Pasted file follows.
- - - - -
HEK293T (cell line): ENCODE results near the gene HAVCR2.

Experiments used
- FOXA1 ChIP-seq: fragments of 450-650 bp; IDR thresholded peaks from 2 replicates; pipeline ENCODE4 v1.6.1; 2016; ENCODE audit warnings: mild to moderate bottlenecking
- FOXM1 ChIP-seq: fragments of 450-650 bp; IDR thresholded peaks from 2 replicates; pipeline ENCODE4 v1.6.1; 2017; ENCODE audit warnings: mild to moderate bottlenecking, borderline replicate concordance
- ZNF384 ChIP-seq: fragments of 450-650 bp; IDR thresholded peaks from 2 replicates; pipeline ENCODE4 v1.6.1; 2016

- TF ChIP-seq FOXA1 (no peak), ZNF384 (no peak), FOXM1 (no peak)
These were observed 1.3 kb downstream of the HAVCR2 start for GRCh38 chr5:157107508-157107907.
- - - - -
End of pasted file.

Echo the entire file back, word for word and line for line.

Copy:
HEK293T (cell line): ENCODE results near the gene HAVCR2.

Experiments used
- FOXA1 ChIP-seq: fragments of 450-650 bp; IDR thresholded peaks from 2 replicates; pipeline ENCODE4 v1.6.1; 2016; ENCODE audit warnings: mild to moderate bottlenecking
- FOXM1 ChIP-seq: fragments of 450-650 bp; IDR thresholded peaks from 2 replicates; pipeline ENCODE4 v1.6.1; 2017; ENCODE audit warnings: mild to moderate bottlenecking, borderline replicate concordance
- ZNF384 ChIP-seq: fragments of 450-650 bp; IDR thresholded peaks from 2 replicates; pipeline ENCODE4 v1.6.1; 2016

- TF ChIP-seq FOXA1 (no peak), ZNF384 (no peak), FOXM1 (no peak)
These were observed 1.3 kb downstream of the HAVCR2 start for GRCh38 chr5:157107508-157107907.